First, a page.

This week’s Future of TV Briefing aims to define some of the key terms that can cause confusion when talking about the TV, streaming and digital video industry.

The future of TV, defined

A year ago, we published a glossary of key terms that people in the TV, streaming and digital video industry use and, often, misuse. A year later, many of those terms continue to be used and, unfortunately, misused. So we are republishing the guide — with a few new additions for 2022 — that seek to head off any future confusion in conversations about the Future of TV.


What it stands for: Connected TV

What it refers to: TV screens that are connected to the internet. This can be either a smart TV with its own built-in operating system or a regular, “dumb” TV hooked up to an internet-connected device like an Apple TV box, Roku streaming stick or Chromecast dongle. The point is that CTV concerns the TV as a device through which people stream services like Netflix and Disney+ — it is not synonymous with streaming.

How to use it: To refer to the TV screen as an internet-connected device or to refer to the audiences, programming or ads that are accessed through an internet-connected TV screen. Consider CTV to be the TV industry’s analogue to the mobile industry’s smartphone.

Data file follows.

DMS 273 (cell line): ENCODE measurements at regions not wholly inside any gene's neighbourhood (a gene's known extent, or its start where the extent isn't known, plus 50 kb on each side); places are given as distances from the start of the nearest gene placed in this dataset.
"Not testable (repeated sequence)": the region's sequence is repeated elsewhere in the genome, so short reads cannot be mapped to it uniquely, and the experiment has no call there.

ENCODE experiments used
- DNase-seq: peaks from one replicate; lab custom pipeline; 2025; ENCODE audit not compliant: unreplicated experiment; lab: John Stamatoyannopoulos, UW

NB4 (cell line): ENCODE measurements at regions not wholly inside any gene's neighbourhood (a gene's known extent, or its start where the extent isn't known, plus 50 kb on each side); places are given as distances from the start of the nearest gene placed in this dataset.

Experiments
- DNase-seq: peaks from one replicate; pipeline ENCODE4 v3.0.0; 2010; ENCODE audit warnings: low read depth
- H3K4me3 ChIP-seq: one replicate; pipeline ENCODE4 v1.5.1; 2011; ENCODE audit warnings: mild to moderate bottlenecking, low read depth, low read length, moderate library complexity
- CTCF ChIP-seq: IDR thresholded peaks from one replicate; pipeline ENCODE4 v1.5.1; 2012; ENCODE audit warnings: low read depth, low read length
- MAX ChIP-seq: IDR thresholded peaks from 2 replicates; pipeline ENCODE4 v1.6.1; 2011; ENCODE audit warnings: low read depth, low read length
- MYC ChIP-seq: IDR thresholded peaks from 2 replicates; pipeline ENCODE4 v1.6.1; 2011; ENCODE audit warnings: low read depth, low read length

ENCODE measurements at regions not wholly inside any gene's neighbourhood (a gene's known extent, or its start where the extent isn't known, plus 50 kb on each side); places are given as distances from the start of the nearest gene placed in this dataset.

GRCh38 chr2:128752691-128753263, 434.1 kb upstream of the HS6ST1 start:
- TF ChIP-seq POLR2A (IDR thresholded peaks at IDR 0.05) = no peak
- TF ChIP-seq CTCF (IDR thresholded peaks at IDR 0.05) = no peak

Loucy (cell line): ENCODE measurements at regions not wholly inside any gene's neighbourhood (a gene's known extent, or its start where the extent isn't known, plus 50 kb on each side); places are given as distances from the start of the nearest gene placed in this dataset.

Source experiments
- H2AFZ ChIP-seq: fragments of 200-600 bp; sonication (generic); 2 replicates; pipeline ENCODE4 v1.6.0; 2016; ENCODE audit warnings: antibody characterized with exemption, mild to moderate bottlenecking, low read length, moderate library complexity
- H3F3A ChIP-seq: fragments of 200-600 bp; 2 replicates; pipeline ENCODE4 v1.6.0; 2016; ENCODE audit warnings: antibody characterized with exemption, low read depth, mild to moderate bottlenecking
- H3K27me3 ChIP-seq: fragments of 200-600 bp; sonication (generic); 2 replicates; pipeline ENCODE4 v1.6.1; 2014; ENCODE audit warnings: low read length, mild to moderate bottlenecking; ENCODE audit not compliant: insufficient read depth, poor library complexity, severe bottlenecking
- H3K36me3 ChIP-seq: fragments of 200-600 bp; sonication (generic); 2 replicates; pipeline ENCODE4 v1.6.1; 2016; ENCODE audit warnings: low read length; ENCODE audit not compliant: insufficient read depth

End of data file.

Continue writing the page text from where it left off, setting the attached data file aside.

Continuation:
Example sentence: I don’t want to watch “House of Dragons” on my laptop, so I’ll stream it through HBO Max’s CTV app.


What it stands for: Over the top

What it refers to: The method of distributing TV shows outside of — or, over the top of — a cable box or satellite dish. At least that was the original definition. This acronym was introduced to describe TV networks making their programming available on their websites and other digital properties. Eventually, that included Hulu, which was one of the pioneering streaming services and likely a major reason why OTT has become synonymous with streaming and conflated with CTV. 

How to use it: Don’t. Repeat: Do not use this acronym. Please. OTT was fine for a time, but that time has passed. As mentioned above, OTT has become synonymous with streaming, so let’s just say streaming instead. That way our friends and family members will know what the hell we’re talking about.

Example sentence: Remember when we used to say OTT? I’m so glad we all just say streaming now.


What it stands for: Free, ad-supported streaming TV

What it refers to: Streaming properties that resemble linear TV by carrying channels that air 24/7 based on a set programming schedule, are available for free and feature ads that interrupt the programming.

How to use it: To refer to the subsection of the ad-supported streaming market that mimics pre-DVR broadcast TV. The term FAST can be applied to the services themselves or to individual 24/7 channels that the services carry. 

Example sentence: I don’t feel like figuring out what to watch. Just put o
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